There are many who claim that whereas Jesus represented love and peace, the God of the OT “was” anti-libertarianism due to his displays of power, taking of life, and guiding the hearts of his created beings. This is a common atheistic or agnostic complaint against those, like us, who are both Christians as well as libertarians. Libertarian in this context importantly refers specifically to those theories of individual property rights. Below are thoughts against this mindset.
If they claim that the OT Christian God was anti-libertarian, they must assume that this God exists for the sake of their argument. If they assume, even for the sake of the argument, that God exists, they must concede the Christian position that the OT as a whole explains and demonstrates the nature of that God. Therefore, they must also concede that the God of the OT is taught to have ownership of all the earth, if they wish to stay consistent with their first assumption. Further, they must also understand the God owns life and death.
If God owns the world and its inhabitants, then is it not a libertarian principle that he have the legal and moral ability to do with the property and creation what he wills, so long as it is not self-contradictory to his character and nature as a whole? The property owner chooses how to act on his property. If the OT states that this world and creation are God’s, then to assume that the God of the OT exists for the sake of the current argument is also to assume that this God acts well within the libertarian property ownership framework.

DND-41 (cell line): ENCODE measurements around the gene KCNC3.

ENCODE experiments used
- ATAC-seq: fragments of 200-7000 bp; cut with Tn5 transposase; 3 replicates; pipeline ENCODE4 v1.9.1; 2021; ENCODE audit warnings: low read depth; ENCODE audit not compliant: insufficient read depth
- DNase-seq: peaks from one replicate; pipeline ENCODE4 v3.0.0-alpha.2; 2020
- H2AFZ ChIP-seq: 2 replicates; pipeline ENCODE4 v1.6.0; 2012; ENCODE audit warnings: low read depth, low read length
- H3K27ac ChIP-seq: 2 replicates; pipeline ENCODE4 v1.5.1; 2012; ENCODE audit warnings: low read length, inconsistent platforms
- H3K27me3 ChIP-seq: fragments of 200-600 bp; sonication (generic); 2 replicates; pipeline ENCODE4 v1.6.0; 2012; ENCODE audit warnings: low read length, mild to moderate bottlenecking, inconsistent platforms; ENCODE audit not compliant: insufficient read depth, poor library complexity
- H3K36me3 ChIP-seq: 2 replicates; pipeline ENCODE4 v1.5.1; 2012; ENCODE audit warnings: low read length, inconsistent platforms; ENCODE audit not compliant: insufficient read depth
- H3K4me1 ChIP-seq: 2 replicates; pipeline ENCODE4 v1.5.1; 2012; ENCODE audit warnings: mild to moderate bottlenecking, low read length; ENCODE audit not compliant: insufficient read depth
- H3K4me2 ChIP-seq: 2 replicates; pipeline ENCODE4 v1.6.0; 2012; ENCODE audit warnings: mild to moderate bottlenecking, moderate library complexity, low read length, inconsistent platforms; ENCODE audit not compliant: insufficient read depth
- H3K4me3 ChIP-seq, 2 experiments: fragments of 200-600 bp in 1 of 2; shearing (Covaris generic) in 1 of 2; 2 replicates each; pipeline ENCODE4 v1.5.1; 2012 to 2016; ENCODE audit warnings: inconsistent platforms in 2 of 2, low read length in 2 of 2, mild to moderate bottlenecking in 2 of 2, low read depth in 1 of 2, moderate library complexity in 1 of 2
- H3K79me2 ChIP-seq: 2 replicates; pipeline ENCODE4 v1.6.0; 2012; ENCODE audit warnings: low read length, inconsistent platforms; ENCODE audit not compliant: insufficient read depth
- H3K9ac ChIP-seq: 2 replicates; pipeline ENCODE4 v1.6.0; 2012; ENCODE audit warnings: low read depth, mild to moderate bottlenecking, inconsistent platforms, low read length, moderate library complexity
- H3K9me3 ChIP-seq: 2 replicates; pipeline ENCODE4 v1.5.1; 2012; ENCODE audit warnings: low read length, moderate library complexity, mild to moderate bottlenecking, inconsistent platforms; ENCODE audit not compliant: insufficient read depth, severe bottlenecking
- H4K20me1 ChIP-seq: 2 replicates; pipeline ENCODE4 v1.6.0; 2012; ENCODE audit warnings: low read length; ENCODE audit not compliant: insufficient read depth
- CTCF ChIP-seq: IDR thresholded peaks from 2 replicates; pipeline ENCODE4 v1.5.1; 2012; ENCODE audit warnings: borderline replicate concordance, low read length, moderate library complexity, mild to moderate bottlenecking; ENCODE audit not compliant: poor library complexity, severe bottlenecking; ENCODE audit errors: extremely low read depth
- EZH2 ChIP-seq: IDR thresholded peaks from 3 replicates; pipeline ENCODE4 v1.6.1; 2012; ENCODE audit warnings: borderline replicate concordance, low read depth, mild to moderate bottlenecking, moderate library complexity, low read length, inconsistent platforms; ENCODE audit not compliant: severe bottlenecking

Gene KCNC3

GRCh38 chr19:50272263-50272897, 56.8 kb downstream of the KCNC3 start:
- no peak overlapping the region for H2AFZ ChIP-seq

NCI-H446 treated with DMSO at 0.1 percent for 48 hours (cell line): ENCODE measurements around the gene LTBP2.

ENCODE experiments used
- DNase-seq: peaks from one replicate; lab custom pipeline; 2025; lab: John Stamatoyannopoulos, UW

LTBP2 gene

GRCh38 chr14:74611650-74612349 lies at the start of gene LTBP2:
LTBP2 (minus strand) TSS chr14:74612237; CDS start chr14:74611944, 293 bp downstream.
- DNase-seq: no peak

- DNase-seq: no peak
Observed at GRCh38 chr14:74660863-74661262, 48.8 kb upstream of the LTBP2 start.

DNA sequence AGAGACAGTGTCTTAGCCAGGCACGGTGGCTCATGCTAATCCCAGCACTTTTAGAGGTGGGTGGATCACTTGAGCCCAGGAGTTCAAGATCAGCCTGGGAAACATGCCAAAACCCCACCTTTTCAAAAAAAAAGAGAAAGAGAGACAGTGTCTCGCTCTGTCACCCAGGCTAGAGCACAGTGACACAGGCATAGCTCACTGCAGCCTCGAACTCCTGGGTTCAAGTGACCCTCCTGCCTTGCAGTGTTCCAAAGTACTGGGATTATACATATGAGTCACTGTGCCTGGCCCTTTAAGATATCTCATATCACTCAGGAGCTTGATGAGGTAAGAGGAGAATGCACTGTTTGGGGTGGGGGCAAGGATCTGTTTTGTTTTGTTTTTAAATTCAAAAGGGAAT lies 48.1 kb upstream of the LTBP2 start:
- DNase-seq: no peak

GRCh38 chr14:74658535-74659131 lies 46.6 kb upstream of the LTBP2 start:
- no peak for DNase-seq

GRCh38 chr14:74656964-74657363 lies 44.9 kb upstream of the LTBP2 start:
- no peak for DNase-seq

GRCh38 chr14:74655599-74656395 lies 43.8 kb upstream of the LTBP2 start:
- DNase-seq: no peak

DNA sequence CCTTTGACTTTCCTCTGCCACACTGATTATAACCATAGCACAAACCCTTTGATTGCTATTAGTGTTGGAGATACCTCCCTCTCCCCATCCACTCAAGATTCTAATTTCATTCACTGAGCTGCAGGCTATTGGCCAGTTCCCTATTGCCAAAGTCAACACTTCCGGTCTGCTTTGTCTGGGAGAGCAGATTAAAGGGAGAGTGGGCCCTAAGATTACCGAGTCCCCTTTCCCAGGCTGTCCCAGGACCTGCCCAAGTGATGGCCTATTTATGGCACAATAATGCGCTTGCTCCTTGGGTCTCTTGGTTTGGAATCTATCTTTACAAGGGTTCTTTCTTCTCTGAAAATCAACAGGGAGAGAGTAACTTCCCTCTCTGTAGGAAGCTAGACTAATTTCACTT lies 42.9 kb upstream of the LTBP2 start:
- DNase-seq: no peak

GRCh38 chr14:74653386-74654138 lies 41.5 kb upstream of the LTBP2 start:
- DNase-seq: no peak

Therefore, it is not the conclusion that the anti-Christian hates in his crusade against OT theology, rather, it is the premise (that the God of the OT exists). Unfortunately, his claim that the OT God is anti-libertarian is an improper and illogical claim. They would do well to state their more foundational claim- which is that the God in the OT does not exist.
And this is what Scripture expects them to say, for “the fool says in his heart, there is no God.” (Psalm 14:1)